Jewish comedian Sarah Silverman always has a refreshing take on life’s conundrums. What’s more, we love just how open she is about her Jewish identity. Silverman proudly discusses her Jewishness in whatever she’s doing—whether she’s posting on social media, being interviewed by someone (see: her recent conversation with Howard Stern about how Jewish women should play Jewish characters) or hosting her own podcast.
Jewish content is a regular feature of the Sarah Silverman Podcast. In March of this year, she hosted an episode that addressed Jewish stereotypes head-on and implored non-Jews to be allies of the Jewish community. “I feel bad, because I feel like this podcast has become very Jew-heavy,” she began, before addressing the dangers of antisemitism.
This week’s episode (“E46 Tootsie Teeth, Braless, Vulva”) continues the Jewish trend. This recent episode is chockablock with Jewish content: she calls her father a Yiddish-sounding endearment, “shleppie;” she describes her partner, comedian Rory Albanese, as being a mensch (“he’s the shit and I’m knee-deep in it,” she says); and she points out how a photo of Jewish comedians Carl Reiner and Mel Brooks help form the background of her set. (Silverman’s podcast is also available on YouTube; you’ll see the photo of the iconic duo to the left of where she sits.)
But what we’re really kvelling about today is the incredible advice about mothers and daughters that Silverman gave to a fan. A 20-year-old woman named Elizabeth—who had recently had breast-reduction surgery—called in to ask her advice about how her mom was dealing with her choice to not wear a bra.
Evidently, Elizabeth’s mom said this choice made her look “trashy and bad.” (Oof!) She confides: “I don’t want to wear a bra just to appease her because I find them so uncomfortable, but I don’t want there to be more problems. I don’t think she should be talking to me like that.”
OK, can we take a moment to say WE FEEL THIS. There’s been a noticeable anti-bra movement making waves these past few years; Vogue, FWIW, declared that 2020 may be “the end of the line for the bra.” During the pandemic, many of us decided to stop wearing things that are uncomfortable—you know, things like heels, pants and, of course, bras. We’re already under more than enough stress, thankyouverymuch, so if something isn’t comfortable, why wear it?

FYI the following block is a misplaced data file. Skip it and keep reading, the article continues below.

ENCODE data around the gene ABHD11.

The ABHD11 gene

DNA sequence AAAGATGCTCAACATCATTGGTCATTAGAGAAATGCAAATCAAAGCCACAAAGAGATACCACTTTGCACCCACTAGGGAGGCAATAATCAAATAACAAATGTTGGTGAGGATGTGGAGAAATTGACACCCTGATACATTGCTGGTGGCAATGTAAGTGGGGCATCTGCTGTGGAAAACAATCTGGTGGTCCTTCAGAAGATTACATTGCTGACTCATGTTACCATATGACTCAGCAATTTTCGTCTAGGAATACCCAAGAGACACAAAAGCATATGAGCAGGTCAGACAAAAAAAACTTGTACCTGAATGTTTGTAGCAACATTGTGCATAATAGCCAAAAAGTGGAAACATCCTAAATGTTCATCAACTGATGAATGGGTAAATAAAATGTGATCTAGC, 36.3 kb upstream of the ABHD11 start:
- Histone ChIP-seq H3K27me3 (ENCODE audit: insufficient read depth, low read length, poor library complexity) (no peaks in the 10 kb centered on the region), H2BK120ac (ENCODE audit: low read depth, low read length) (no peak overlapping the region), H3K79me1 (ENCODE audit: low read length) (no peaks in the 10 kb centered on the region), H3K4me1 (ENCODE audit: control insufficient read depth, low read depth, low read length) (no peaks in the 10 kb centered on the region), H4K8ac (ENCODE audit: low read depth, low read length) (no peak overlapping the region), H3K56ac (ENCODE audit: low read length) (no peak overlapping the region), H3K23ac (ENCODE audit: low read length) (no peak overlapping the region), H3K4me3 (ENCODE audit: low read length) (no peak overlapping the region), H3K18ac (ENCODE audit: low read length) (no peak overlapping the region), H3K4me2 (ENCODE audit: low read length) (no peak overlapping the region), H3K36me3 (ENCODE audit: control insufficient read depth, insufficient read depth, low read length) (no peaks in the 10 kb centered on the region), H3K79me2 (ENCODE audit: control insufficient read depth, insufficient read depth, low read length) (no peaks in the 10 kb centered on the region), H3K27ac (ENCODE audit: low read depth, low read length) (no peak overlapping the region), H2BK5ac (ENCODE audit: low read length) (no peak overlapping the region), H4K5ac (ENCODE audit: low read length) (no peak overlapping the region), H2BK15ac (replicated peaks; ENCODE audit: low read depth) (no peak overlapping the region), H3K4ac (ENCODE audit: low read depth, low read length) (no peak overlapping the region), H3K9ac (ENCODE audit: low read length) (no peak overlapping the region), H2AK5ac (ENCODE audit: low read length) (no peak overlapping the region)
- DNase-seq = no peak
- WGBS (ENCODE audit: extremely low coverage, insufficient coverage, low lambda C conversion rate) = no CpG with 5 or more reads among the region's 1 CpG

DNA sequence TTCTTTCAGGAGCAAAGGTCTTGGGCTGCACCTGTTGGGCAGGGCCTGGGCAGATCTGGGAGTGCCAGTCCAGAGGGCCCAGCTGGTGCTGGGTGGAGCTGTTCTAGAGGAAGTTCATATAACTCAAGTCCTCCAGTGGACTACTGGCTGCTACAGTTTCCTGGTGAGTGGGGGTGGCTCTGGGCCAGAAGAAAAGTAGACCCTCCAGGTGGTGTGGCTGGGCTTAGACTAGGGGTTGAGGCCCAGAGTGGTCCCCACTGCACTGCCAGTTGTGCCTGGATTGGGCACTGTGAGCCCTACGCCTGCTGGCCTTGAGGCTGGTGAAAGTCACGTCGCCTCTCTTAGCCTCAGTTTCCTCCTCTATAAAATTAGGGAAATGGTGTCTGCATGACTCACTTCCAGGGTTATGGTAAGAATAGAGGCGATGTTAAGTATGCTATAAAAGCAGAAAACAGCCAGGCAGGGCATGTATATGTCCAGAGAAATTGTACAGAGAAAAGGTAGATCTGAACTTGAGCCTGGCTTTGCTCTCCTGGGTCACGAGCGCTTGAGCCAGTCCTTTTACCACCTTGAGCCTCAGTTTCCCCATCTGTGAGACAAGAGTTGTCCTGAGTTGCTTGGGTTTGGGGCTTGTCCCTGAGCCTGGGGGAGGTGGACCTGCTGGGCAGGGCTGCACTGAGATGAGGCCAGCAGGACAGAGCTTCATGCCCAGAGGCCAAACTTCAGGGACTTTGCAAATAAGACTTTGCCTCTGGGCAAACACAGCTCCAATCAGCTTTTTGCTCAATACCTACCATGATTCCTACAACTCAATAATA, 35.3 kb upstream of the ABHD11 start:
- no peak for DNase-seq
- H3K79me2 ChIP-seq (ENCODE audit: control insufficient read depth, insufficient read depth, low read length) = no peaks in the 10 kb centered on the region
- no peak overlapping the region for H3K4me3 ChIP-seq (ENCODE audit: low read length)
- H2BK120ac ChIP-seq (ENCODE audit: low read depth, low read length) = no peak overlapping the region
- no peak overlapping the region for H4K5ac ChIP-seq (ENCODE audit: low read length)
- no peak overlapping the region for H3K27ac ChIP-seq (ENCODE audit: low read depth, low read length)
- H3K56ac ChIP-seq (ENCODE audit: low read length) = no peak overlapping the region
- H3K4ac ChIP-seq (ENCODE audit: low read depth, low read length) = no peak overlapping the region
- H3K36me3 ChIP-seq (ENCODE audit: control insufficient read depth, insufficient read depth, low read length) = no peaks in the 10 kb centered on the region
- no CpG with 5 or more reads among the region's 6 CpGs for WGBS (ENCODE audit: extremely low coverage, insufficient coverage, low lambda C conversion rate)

Silverman, however, smartly realizes the problem here isn’t really about bras, and she comes back with a much more thoughtful response about the conflict between Elizabeth and her mother. “I mean listen, we all have our mishegas with our mothers,” she says, using the Yiddish term for “craziness.”
“This is for some reason important to her,” Silverman continues. “It seems to be important to many moms.” We have to agree here—many of us can relate to comments that our moms may have made about our bodies in the past, and the damage it does to our self-esteem. (We’d also like to take a moment here to celebrate those moms who are trying their hardest not to pass body-image issues onto their own children. We see you!)
“Your mom is not a bad person, this is what moms do,” Silverman tells the caller. “I promise it has less to do with you and more about how she feels about herself.”
Silverman then shares some advice that can only be summarized as “pick your battles.” She concludes: “You can get really upset or you can just laugh and kiss her forehead and say ‘I love you mom, and I’m sorry my boobs are not high enough for your comfort, but you’re going to have to find a way to love me anyway.’”
Silverman may not be a mom herself, but we love how she displays empathy to both parties here. Sometimes, she notes, parents say things that are more a reflection of themselves than about us; sometimes, kids need to go against their parents’ wishes for their own best interest. And unlike many comedians—who may be tempted to insert a Jewish mother joke here—it’s refreshingly mature to see Silverman conclude that the bond between mothers and daughters is far stronger these small-scale disagreements. In short, bra or no bra, love is what matters most—and we love you, Sarah, for reminding us of this important truth.
Maddy Albert is a contributing writer to Kveller and Kiddish magazine.